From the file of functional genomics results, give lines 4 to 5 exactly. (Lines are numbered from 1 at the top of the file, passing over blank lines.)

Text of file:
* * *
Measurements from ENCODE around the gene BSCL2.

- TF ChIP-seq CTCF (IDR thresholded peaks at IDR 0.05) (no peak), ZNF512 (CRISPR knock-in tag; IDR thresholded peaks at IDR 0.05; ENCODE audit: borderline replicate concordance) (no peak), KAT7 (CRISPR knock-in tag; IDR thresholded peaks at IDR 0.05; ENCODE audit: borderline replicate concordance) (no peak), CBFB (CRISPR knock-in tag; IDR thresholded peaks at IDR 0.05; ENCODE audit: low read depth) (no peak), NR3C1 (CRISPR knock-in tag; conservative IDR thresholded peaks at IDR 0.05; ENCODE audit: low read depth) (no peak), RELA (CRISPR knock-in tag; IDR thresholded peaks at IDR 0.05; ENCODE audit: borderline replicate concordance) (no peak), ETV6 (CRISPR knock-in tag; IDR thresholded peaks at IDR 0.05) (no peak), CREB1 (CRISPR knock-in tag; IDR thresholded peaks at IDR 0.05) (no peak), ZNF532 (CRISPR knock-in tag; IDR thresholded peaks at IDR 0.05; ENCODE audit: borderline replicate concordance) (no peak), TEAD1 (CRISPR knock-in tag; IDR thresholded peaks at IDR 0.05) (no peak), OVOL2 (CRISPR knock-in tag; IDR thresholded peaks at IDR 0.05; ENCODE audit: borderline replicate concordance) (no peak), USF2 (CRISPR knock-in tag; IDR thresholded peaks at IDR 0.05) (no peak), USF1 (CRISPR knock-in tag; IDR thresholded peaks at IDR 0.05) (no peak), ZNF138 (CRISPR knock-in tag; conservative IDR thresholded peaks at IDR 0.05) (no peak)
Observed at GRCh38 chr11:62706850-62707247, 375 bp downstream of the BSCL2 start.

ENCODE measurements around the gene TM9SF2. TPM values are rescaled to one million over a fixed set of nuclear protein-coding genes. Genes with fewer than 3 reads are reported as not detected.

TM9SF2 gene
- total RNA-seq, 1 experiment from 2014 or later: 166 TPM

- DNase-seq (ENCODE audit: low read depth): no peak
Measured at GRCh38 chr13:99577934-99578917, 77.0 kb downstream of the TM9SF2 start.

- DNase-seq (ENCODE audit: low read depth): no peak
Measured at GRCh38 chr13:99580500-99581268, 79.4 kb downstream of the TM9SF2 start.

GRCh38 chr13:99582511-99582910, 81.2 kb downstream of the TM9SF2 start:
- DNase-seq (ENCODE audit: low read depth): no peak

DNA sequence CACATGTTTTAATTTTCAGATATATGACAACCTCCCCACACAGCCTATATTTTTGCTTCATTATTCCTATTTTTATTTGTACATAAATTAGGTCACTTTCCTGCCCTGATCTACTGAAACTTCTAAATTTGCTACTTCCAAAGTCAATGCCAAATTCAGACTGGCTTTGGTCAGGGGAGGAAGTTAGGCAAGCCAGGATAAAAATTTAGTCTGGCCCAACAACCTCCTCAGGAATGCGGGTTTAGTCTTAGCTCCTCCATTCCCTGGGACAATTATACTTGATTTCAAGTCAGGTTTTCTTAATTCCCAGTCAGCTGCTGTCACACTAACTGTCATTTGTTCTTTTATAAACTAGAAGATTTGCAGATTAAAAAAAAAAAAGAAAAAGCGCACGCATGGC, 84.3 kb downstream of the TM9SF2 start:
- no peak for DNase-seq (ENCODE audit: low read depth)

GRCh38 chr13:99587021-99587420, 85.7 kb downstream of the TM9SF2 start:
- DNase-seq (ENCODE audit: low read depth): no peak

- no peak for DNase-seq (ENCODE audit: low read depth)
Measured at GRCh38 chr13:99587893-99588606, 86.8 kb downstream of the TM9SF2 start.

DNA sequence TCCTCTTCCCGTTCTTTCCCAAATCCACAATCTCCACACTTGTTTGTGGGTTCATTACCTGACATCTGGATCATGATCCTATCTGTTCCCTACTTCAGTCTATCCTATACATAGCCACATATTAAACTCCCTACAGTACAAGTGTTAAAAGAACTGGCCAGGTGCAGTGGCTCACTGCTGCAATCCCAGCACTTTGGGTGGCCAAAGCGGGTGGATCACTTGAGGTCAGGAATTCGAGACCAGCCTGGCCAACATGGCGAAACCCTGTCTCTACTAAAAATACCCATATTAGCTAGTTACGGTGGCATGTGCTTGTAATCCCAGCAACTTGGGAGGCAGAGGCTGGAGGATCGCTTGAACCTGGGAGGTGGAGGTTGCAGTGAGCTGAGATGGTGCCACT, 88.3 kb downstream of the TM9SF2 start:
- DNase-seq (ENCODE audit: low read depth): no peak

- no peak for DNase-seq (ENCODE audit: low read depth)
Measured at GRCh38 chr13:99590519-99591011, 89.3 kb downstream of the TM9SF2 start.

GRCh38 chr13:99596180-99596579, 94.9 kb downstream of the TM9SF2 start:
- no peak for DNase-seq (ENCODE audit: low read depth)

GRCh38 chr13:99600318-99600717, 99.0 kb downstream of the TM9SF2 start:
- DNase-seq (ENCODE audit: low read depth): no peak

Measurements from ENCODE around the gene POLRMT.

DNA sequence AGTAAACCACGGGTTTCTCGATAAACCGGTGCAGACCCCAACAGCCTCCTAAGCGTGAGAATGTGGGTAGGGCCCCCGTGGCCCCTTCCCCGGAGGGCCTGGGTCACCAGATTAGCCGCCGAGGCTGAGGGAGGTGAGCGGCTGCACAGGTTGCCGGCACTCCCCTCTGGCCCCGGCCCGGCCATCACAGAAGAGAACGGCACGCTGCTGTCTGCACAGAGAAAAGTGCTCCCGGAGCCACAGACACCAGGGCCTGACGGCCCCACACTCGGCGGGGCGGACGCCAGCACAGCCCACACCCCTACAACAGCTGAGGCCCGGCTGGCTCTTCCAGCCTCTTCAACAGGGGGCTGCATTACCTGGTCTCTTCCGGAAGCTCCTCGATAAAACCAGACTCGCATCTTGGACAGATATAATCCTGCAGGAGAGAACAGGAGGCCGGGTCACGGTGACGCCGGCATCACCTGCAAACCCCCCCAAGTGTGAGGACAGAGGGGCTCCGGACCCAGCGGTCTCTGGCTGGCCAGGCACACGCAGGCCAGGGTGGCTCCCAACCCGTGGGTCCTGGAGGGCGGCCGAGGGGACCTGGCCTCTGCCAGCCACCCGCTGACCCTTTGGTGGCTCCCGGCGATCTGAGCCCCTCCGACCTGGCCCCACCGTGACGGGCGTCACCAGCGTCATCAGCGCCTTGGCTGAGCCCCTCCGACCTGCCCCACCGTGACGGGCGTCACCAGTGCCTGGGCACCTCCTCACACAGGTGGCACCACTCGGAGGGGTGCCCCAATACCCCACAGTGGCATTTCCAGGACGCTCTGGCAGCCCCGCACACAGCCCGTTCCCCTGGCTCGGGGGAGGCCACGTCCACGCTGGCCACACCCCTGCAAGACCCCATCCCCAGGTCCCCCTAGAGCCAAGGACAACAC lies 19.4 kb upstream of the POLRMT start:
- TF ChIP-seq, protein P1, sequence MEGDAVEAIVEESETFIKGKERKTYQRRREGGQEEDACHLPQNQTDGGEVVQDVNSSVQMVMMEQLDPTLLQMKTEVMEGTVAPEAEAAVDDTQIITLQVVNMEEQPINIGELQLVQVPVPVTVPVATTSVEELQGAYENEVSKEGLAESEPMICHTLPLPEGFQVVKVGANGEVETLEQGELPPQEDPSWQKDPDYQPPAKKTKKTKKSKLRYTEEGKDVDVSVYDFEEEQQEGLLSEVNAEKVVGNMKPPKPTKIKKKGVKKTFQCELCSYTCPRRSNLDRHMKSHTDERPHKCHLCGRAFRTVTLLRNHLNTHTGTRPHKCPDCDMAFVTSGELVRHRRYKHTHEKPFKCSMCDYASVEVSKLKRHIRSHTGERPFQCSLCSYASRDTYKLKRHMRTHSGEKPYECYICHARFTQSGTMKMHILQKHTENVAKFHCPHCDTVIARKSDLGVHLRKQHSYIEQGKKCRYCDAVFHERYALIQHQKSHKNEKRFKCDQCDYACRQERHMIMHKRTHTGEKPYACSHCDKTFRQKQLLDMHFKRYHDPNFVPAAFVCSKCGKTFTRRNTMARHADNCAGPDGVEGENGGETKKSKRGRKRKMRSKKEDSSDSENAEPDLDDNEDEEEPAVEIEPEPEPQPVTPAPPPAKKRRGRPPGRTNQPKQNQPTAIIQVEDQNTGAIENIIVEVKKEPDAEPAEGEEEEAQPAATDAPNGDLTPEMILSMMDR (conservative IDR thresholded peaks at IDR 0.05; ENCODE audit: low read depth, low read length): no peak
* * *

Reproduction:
ENCODE measurements around the gene TM9SF2. TPM values are rescaled to one million over a fixed set of nuclear protein-coding genes. Genes with fewer than 3 reads are reported as not detected.

TM9SF2 gene